AMAL AWAD is a journalist, screenwriter and author whose novels include, Courting Samira and The Things We See in the Light. Her latest novel Bitter & Sweet is a moving story about family, love, culture and food. Good Reading caught up with Amal to discuss her new novel.
What inspired your novel?
I’ve always wanted to write a story set in a restaurant. The chaos and creativity, the night-time element – there is something seductive and romantic about it. Food is not neutral, but it does not belong to any one place or culture either, and I felt that it was a worthy occupation for my main character, Zeina. Zeina and her best friend, Noor, are characters I began writing it over a decade ago, and I found them again one afternoon during one of Sydney’s lockdowns. So, it all came together from there. The story offered a way into the past, an opportunity to explore the experience of growing up in a migrant household in the ’80s, and the legacies of that childhood. How did it shape people of that generation?
Were there any personal experiences or real-life events that influenced your story?
I think the major commonality is that, like Zeina, I didn’t grow up in the Western suburbs of Sydney, and that made me feel at times like even more of an outlier than I already was as a third culture kid. Nasser’s restaurant, Casablanca, is also a nod to a different time in Sydney’s history. I love the cluster of old-school Arabic restaurants you can still find around Surry Hills and the Inner West. I indulged in some nostalgia for this other time. I wanted to share a rarely seen migrant experience. We haven’t really talked about our parents’ experiences outside of memoir and there is so much to work with – the joys and hardships, the inner world of the migrant child who genuinely loves amal AWAD their culture but is also at odds with it.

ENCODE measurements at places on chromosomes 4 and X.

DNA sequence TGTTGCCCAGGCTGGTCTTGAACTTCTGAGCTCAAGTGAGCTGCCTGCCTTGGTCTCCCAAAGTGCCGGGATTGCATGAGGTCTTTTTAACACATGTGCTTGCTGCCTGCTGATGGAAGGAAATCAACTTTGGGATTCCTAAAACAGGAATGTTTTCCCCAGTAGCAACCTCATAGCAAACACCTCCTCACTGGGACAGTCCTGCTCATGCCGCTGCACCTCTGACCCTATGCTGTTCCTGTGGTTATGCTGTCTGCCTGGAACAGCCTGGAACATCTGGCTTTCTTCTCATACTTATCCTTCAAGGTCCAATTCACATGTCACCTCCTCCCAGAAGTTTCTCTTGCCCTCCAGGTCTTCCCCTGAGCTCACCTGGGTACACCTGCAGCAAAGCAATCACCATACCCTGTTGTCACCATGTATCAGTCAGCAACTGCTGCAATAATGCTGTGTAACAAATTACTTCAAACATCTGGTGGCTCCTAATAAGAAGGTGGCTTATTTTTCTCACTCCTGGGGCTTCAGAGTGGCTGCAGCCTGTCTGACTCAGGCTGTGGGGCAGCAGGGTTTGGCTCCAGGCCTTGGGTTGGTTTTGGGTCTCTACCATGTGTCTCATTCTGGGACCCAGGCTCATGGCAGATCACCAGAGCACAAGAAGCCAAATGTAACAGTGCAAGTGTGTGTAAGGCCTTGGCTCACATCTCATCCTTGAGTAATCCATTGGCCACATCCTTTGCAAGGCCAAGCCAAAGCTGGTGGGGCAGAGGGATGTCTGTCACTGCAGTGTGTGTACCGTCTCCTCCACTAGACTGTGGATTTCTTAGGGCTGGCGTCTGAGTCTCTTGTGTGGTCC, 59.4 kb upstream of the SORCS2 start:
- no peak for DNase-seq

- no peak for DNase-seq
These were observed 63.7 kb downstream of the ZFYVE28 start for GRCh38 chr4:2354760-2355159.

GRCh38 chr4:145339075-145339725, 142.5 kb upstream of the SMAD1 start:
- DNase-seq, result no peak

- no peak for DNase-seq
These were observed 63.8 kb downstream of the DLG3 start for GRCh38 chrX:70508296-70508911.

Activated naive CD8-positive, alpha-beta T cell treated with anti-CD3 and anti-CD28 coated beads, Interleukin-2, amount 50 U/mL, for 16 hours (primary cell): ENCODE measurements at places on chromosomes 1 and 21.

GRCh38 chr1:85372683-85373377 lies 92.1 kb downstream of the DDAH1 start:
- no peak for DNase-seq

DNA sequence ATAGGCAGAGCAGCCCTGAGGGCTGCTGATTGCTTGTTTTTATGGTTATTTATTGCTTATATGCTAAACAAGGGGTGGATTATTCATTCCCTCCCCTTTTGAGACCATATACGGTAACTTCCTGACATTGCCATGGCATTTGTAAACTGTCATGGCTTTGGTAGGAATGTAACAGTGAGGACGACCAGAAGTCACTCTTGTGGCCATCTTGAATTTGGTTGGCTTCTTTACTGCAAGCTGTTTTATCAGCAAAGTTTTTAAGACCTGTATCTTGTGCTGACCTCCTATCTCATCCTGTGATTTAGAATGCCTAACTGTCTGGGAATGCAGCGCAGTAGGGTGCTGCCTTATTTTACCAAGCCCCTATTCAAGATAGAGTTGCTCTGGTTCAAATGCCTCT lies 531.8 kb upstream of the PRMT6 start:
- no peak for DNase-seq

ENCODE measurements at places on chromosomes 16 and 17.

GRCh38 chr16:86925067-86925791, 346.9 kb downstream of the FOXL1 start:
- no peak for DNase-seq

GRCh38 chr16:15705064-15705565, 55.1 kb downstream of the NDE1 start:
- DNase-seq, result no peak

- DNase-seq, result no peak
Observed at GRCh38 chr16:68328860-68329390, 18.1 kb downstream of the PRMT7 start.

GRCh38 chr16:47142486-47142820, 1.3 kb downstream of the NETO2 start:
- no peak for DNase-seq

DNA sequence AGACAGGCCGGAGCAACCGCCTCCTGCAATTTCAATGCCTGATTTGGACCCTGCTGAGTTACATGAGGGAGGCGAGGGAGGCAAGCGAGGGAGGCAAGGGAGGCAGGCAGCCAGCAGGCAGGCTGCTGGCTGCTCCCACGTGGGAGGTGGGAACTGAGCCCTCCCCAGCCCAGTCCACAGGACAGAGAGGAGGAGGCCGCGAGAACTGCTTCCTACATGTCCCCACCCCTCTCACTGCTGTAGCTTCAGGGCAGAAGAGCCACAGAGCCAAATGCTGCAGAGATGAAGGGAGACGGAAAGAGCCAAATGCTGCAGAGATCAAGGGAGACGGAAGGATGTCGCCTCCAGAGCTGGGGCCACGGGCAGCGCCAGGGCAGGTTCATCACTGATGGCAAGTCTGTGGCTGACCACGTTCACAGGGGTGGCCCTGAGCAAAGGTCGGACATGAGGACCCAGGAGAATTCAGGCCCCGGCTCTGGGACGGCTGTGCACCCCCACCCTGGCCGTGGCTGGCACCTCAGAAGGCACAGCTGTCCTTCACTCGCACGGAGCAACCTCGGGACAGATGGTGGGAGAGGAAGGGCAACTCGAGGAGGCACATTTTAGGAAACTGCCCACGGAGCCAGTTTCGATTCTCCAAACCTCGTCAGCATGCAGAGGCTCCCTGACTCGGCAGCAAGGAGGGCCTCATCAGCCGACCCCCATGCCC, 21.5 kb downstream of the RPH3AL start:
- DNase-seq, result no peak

Food from Zeina’s childhood is key. What’s your own connection to food?
When I think of my heritage, food is a central component. My mother’s cooking, the scents of the kitchen, the ingredients tucked away in the kitchen cupboards … all of these were a connection to a place I am invisibly but inextricably linked to, and to this day, tea with sage sends me back to Palestine. They are reminders of who I am, where I come from, and the beauty of my culture.
What ideas or messages do you hope readers take away from your story?
An authentic life may seem too scary or challenging but an inauthentic one is exhausting and unsatisfying. Try to pay attention to what is truly happening or calling to you and course correct before nature does it for you in a more destructive way. Perhaps a well-lived life has shades of experience; it cannot all be a high or a low. But I don’t think we are here to suffer.
Can you tell us about the significance of your book’s title, Bitter & Sweet?
I felt it so beautifully captured the essence of the book – with bitter loss there is also sweet victory – but it also gives a nod to the culinary aspects of the story. Zeina and her ingredients; food as a character; the way culinary creations demand variations, just as our lives do.